The most common and misunderstanding regarding one of the most powerful and beneficial after effects of cupping is the marks that are left on the skin. Cupping can leave marks which indicate that the stagnation or disease has been moved from the deeper tissue layers to the surface, allowing fresh oxygenated blood to nourish and heal the underlying areas. Any suction device left long enough in one place will loosen and pull this agent out and up to the skin surface.
In many countries this is a non-issue, they’ve experienced themselves the amazing detoxifying effects that suction therapy can provide. But in some industrialized countries, where Allopathic Medicine has over shadowed more holistic, natural approaches, these surface discolorations are misinterpreted as damage rather the result of debilitating agents being drawn to the surface. People don’t look upon these marks as a healing process or the importance of the after effect they just see circular markings, but once people understand what these marks are, the colour the patterns of the marks depending on the level of stagnation in that area, the range of colour from the marks can vary from bright red to dark purple, usually lasting up to 3 days to one week sometimes longer if the person is very sick or sedentary. If there is no stagnation present, there will be only a light pink mark which disappears in a few minutes to a couple of hours. Where there is old trauma or injury may require multiple cupping treatments to remove all stagnation. You will find in follow up treatments the marks will be visibly lighter and lighter as the pathogens are systemically removed from the body.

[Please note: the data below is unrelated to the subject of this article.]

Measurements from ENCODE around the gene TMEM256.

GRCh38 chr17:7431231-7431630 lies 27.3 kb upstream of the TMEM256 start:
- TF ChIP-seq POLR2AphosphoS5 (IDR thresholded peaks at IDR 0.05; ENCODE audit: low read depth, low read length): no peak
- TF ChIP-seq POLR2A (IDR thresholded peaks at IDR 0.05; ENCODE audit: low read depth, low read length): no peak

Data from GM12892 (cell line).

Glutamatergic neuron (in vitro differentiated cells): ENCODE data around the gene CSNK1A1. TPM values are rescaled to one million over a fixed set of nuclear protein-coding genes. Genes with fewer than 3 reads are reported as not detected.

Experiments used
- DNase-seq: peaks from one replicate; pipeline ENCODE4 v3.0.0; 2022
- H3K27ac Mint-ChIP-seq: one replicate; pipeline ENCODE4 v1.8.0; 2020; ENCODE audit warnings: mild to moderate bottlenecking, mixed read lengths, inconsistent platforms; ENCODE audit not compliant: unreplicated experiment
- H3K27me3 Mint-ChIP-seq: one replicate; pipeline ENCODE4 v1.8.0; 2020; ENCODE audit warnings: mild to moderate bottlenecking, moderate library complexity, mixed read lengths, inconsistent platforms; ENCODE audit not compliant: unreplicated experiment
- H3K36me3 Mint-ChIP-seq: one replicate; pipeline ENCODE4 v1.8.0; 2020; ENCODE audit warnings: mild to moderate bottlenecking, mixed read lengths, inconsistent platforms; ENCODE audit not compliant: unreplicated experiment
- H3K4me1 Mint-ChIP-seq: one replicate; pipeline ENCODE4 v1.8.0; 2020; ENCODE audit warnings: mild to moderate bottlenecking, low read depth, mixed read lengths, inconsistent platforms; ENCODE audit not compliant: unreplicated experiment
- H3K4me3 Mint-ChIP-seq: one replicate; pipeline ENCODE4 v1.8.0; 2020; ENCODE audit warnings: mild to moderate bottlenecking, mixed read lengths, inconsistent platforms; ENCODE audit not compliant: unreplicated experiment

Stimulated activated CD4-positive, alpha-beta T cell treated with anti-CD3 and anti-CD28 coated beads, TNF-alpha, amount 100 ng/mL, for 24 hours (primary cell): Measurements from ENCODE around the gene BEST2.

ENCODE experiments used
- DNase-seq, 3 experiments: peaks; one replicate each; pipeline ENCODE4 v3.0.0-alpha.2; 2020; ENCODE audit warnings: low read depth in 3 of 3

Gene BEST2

Now in the twenty first century alternative therapies are becoming more popular, cupping therapy is now receiving additional credit and the world of medicine are recognizing that alternative therapies do have great beneficial to our health. More people are turning back to the beginning to find alternative healing. People are now looking for more choices, other than drugs, their wanting something none invasive, calming, and relaxing. Cupping has developed into a very popular technique. By what we see and read through the media, papers and magazines, especially in America,
Victoria Beckham was photographed with cupping marks on her back; Victoria had purple patches running down her spine as she arrived at Heathrow Airport.
Denise Richards was also photographed with cupping marks, the 39-year-old model and actress showed of her treatment on her back as she was pictured in Malibu.
Gwyneth Paltrow appeared at a film premiere with her cupping marks on her back.
Olympic swimmer Wang Qun hoping her marks would lead her to a place on the medal podium.
Stephanie Rice the Australian swimmer who won gold medals in the Olympic showed her marks of cupping therapy.
Source: ICS BY Sharon Baird